What would it feel like or even mean to exercise art?
The invitation to lead an online debate on the occasion of the upcoming Seminario Fundación Cisneros, Acts of Learning, seemed like a timely opportunity to pose some of the questions we’ve been dealing with as we organize The Wilson Exercises, a project by Rivet with artists Anna Craycroft and Marc Vives. This is a three-part project about exercise as a collective modus operandi. The topic at hand was inspired by several conversations with artists and fellow curators in which we noted an increasing interest in learning-by-doing. It’s a form of going back to basics or a paring down of scale, with a distinct interest in hands-on, material engagement, defining art as practice. (We understand this resurgence as a turn away from defining art as practice, instead favoring project over product, and emphasizing discursive activity.) It may also highlight self-schooling over enrollment in particular curricula or programs.
Within the framework of this current shift to a more unapologetic doing or making that is characterized by continual learning, we’re interested in thinking a bit further about the term exercise, a term more frequently used in Spanish-speaking artistic contexts than in the Anglo-Saxon realm. Whereas exercise in Western culture mirrors late capitalist forms of labor with one’s own body as a desperate act of self-improvement that is bound to be insufficient, the exercise in art still seems to anticipate the unexpected and revelatory while simultaneously being dependent on time, temporal rhythm, maintenance and routine in the present. The aim is less to compensate for what is lacking or to improve, than to learn and persist, and in so doing, to expand registers of attention and the imagination, or even to distract that looming, responsible subject called “artist” into acting as agent of the exercise.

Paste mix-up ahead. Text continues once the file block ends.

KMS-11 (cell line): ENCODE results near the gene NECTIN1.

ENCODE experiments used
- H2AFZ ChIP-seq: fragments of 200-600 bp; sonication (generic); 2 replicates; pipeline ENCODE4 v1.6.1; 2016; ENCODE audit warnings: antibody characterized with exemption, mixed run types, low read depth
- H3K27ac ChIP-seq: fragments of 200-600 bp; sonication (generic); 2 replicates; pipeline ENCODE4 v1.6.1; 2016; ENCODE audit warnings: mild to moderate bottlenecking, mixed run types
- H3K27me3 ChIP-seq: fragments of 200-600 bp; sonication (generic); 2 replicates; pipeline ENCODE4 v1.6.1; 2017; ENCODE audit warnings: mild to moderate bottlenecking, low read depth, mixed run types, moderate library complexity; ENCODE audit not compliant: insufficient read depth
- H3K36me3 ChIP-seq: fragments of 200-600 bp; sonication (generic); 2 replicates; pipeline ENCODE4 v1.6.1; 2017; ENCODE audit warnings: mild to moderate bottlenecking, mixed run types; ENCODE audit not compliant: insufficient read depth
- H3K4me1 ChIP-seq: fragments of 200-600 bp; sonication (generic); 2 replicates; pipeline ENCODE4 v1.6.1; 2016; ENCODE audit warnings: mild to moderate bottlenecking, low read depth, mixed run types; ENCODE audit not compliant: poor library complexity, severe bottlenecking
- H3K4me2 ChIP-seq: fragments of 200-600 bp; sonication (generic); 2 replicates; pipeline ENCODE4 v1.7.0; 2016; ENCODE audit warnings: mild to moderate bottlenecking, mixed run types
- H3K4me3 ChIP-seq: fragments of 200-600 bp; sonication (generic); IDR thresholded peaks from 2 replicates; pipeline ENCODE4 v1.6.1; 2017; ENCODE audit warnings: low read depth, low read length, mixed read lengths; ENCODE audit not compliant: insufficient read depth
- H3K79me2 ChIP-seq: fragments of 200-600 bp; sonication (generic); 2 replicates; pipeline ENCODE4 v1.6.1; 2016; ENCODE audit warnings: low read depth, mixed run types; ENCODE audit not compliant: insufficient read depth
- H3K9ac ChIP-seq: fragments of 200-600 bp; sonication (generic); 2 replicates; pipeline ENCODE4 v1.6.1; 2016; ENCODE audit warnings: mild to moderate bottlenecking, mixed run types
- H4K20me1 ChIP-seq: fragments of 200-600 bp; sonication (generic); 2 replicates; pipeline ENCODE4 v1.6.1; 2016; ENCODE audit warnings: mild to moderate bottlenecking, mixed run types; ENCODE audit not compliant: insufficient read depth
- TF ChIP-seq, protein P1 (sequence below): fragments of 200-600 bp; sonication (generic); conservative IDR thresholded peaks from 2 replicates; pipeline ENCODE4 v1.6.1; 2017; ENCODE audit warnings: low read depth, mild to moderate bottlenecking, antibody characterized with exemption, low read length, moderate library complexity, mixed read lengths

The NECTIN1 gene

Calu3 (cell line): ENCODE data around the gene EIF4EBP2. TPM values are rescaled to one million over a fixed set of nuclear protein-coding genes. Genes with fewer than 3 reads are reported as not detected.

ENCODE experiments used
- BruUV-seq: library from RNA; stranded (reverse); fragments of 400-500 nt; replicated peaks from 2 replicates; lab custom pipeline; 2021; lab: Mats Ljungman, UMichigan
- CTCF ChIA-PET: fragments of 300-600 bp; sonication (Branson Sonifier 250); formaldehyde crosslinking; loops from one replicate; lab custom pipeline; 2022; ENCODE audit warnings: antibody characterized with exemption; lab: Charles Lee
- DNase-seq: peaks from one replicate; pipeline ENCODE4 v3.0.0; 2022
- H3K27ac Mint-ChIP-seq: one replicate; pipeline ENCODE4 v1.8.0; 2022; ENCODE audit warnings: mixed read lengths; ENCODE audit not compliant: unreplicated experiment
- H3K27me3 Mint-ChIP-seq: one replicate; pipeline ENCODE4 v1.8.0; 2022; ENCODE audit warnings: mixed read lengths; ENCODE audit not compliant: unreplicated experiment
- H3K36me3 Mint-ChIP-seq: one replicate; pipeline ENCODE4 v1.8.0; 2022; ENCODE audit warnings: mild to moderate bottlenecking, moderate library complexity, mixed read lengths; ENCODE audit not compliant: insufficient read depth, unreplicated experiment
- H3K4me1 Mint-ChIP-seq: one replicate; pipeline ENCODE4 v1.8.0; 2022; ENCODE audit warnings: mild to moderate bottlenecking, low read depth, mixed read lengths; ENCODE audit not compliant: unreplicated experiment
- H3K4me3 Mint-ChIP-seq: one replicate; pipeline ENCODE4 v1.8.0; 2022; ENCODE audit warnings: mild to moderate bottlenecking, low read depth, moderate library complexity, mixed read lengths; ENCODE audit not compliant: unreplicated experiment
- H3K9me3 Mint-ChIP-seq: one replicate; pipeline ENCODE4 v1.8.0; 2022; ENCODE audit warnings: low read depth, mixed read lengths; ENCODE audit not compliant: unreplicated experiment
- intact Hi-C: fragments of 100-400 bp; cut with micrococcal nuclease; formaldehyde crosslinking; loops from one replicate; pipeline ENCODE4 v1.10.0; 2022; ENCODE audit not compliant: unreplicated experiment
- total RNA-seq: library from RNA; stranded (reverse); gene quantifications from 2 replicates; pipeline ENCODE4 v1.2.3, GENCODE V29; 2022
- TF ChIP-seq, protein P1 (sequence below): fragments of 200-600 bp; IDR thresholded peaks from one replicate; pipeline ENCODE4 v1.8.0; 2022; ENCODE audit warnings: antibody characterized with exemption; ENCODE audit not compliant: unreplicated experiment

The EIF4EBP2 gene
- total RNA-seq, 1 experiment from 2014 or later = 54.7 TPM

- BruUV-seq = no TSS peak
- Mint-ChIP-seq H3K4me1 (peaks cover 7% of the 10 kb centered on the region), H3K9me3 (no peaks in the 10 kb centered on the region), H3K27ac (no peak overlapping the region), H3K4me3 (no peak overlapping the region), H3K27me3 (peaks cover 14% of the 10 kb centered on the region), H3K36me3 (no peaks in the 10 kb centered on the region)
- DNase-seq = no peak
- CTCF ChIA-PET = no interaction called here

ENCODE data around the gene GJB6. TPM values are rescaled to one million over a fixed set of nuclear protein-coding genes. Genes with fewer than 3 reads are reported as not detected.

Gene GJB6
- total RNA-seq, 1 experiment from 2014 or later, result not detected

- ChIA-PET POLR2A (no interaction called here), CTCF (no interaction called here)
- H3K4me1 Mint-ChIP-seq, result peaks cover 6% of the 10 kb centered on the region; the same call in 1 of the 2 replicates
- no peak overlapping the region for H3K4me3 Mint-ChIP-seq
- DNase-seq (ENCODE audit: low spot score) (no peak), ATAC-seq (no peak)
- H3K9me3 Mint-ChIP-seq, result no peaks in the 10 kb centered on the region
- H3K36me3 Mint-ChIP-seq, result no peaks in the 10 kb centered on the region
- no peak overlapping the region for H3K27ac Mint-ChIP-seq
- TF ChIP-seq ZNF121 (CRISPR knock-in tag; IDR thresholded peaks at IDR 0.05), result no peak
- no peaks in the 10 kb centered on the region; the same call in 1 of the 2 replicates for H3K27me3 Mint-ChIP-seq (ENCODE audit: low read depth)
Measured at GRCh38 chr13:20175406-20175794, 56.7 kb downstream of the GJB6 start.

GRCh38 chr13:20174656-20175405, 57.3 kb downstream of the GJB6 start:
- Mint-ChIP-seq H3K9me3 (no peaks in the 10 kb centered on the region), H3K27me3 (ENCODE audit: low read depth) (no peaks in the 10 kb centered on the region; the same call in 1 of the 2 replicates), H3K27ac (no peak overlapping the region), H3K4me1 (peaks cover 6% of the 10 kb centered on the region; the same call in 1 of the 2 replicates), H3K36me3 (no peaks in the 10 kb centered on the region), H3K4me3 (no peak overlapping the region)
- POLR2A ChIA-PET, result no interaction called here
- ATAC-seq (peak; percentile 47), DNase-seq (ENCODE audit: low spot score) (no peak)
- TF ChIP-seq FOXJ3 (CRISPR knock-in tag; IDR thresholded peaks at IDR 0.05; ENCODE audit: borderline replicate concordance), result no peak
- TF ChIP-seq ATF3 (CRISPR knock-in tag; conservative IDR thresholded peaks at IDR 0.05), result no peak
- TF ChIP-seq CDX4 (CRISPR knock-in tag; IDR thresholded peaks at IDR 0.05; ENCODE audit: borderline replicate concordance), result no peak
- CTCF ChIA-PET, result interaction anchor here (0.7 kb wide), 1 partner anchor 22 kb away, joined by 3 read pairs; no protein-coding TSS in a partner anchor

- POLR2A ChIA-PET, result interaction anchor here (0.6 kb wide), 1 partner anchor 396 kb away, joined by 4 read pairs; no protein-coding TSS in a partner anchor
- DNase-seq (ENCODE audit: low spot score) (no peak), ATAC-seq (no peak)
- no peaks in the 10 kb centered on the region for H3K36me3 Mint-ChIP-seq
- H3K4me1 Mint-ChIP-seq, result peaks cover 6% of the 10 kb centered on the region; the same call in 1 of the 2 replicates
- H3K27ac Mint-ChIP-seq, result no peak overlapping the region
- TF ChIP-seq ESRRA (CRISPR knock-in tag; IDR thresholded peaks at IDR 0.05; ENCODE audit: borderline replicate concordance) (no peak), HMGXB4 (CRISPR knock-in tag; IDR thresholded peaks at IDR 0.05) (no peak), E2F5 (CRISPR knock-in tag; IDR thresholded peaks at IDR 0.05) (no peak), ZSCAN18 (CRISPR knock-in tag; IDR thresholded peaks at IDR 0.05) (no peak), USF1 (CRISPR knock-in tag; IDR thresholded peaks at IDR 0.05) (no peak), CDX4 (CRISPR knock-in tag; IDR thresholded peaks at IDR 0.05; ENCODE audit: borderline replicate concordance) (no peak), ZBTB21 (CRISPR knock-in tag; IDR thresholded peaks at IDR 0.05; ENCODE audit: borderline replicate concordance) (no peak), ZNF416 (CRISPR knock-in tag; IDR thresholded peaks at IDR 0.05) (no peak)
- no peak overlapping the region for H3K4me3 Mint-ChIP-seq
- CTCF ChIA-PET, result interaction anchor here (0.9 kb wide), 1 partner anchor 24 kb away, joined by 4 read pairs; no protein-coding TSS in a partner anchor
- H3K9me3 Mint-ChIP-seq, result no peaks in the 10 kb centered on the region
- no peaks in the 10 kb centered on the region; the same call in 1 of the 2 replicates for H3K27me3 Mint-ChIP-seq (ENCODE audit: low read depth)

We invite you to consider whether, in your context, it makes sense to think about art and exercise, or art as an exercise? Is there something to be gained by embracing art-as-exercise as something that one wants to do, but also as an activity that is born from a keen sense of time and rhythm, including routine maintenance-like aspects, and the possibility of falling off the wagon? Could the awareness of time, repetition and even routine help us conceive of art as a type of activity that feeds less directly into exponential surplus value (and as the privileged ground par excellence for wild financial speculation)? Could the exercise yield an unregimented freedom essential for art making that may have gotten lost in over-emphasizing “practice” as umbrella term? And, for the public viewer, might an art that calls itself an “exercise” disarm set expectations?